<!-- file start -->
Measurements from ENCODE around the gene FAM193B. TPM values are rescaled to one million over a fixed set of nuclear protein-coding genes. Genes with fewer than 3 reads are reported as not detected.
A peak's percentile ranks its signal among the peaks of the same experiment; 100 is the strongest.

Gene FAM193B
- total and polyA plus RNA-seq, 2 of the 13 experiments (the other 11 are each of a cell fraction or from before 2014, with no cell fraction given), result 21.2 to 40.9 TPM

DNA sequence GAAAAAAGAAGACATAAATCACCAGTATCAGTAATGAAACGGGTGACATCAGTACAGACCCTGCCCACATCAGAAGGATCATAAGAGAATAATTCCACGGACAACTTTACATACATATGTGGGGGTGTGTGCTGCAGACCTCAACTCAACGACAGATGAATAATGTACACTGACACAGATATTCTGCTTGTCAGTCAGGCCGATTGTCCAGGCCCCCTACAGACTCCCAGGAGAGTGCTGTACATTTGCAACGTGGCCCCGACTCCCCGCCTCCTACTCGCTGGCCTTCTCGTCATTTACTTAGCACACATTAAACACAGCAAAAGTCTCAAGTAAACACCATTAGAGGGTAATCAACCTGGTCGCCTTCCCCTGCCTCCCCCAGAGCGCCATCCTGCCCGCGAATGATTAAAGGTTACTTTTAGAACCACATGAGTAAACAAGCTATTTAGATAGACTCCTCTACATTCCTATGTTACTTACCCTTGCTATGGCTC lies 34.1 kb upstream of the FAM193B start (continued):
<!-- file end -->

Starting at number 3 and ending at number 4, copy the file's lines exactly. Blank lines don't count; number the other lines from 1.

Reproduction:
Gene FAM193B
- total and polyA plus RNA-seq, 2 of the 13 experiments (the other 11 are each of a cell fraction or from before 2014, with no cell fraction given), result 21.2 to 40.9 TPM